Arizona’s Actual Physical Control Law in DUI Cases

by Aaron Black • October 31, 2019

Beer and car keysYou don’t need to be driving in Phoenix, Arizona, or surrounding communities to get arrested for being impaired by alcohol or drugs. All law enforcement has to prove is that you were in “actual physical control” of a motorized vehicle, including electric bicycles, to win a DUI conviction.

Arizona Revised Statute §28-1381 (A)(1) states that it’s unlawful for someone to drive or be in actual physical control while under the influence of intoxicating liquor, drug, vapor or any combination of those rendering the person impaired to the “slightest degree” because  Arizona is a no-tolerance state.

Our law sets 0.08 percent of blood-alcohol concentration (BAC) for driving under the influence and 0.04 percent for commercial drivers. For those younger than age 21, any amount of alcohol in the blood is illegal.

But the actual physical control law doesn’t provide definitions and became a contentious area of DUI law. So, the lower courts have had to wrestle with what it means in developing and applying case law based on the fact patterns of the particular cases. And these were inconsistent in evaluating the law’s meaning in providing instructions to jurors.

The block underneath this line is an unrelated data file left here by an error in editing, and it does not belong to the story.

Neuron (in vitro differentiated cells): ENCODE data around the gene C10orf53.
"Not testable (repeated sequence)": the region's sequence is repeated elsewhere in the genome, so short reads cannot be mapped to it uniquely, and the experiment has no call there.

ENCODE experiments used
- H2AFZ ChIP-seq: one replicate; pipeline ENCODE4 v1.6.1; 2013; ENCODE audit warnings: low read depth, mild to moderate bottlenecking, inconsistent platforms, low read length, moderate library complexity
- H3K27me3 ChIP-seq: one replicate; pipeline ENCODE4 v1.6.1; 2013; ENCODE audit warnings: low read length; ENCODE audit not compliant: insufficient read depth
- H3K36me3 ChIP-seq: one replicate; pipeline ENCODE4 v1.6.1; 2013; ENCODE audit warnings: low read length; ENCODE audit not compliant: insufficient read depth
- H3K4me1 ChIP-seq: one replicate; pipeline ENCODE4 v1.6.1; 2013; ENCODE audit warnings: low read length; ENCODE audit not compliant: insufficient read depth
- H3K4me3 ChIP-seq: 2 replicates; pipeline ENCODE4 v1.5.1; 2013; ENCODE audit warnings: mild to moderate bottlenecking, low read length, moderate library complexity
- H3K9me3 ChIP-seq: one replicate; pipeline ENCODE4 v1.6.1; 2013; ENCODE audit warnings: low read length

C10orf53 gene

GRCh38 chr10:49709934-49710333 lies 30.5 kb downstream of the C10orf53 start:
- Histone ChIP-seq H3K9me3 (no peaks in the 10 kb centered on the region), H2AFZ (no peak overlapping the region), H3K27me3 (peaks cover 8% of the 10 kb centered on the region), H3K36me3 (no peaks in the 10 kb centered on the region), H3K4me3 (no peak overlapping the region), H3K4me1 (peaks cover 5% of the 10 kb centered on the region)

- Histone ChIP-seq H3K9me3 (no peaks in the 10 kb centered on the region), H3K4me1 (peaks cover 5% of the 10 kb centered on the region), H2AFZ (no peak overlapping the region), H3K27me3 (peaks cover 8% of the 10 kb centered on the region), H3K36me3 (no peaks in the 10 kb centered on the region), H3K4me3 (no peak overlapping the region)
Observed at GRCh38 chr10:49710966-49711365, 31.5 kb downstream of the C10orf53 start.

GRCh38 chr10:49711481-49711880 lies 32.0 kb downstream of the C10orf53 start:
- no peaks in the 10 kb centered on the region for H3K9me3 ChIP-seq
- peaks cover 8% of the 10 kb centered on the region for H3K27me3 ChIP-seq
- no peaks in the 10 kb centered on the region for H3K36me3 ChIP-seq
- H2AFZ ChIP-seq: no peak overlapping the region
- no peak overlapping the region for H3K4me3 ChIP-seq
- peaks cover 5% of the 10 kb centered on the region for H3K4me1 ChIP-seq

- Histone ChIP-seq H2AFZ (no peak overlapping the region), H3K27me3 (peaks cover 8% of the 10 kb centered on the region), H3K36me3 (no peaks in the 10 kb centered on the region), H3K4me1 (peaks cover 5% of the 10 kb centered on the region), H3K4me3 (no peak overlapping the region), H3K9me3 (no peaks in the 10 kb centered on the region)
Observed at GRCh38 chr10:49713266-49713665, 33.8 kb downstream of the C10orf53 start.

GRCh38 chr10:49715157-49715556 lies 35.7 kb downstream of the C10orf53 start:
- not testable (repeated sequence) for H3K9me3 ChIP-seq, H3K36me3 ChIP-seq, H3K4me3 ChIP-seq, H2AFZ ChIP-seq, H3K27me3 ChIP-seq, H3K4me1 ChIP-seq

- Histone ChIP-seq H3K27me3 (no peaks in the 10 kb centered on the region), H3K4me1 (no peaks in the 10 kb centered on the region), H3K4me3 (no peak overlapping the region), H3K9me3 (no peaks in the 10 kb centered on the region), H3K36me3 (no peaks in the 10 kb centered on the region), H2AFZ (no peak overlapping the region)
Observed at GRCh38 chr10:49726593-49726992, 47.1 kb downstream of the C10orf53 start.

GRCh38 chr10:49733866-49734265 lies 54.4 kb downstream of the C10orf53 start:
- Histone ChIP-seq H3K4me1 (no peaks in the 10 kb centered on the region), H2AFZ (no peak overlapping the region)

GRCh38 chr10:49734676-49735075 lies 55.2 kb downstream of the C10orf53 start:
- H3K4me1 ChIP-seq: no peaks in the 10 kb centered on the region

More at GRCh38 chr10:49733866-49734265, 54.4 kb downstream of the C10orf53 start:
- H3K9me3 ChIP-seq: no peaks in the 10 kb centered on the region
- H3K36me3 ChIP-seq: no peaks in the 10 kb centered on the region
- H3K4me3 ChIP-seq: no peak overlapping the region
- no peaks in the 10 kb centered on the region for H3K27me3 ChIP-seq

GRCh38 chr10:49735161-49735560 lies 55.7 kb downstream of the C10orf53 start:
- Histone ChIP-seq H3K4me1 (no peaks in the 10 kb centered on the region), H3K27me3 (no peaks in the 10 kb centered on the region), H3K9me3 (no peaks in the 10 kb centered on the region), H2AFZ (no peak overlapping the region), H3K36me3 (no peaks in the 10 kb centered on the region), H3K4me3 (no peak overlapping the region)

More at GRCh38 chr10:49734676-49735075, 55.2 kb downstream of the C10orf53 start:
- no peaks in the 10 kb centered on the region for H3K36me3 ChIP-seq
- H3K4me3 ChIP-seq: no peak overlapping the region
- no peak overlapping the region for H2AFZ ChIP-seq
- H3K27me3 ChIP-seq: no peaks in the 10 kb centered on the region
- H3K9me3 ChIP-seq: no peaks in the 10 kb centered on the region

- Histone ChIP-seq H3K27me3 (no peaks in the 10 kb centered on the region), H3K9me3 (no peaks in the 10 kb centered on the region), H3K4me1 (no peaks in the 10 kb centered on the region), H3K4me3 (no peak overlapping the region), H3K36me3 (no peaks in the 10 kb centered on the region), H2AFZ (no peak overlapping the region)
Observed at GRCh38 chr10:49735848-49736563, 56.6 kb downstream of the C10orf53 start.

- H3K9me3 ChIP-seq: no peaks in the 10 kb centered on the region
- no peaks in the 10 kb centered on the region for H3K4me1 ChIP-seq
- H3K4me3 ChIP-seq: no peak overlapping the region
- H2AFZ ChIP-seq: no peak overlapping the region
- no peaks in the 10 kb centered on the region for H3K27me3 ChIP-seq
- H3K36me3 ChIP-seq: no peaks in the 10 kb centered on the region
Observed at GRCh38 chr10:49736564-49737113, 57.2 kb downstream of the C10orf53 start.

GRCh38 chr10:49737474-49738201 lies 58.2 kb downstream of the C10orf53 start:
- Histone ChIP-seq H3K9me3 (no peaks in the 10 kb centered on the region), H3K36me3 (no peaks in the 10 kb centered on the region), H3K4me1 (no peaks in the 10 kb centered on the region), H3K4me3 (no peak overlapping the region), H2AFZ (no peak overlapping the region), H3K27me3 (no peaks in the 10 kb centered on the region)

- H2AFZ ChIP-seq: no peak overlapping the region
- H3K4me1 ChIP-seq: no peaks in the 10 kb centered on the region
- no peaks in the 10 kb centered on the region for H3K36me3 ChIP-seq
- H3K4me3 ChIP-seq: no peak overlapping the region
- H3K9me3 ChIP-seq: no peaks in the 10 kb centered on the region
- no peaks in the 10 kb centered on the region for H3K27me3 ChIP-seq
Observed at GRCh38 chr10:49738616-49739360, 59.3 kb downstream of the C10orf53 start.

Arizona Supreme Court Ruling

The Arizona legislature first inserted this concept into the state’s DUI laws in 1950 and it has evolved over time. In 2009 the Arizona Supreme Court weighed in hearing Arizona vs. Zaragoza.

The facts of this Tucson, AZ case are that Vincent Zaragoza was seen by an officer staggering his way to his vehicle, his defense argued, to sleep thereafter a fight with his girlfriend. He told the officer he didn’t intend to drive anywhere, merely to sleep in his vehicle. But the vehicle’s key was in the ignition and he had a hand on the steering wheel when the officer shined his flashlight into the vehicle.

Zaragoza was convicted in the lower court of aggravated DUI with a 0.357 BAC, but on appeal, the conviction was reversed because the jury instruction used the phrase “potential use of the vehicle to pose a real danger to himself and others,” and the potential wording had misled the jury.

The Arizona Supreme Court ruled that the totality of the evidence needs to be considered and that imminent control needs to present a real danger not a potential danger and overturned the appellate court’s ruling reinstating the conviction.

Factors Regarding Actual Physical Control

Actual physical control now means the defendant’s access to the vehicle must be either “present or imminent.”

A number of situations need to be considered to determine if actual physical control did or didn’t exist. These are:
  • Was the vehicle running
  • Was the ignition turned on
  • Where was the ignition key at
  • Where and in what position was the driver
  • Was the driver awake or asleep
  • Were the headlights on
  • Where was the vehicle stopped
  • Did the driver voluntarily pull off the roadway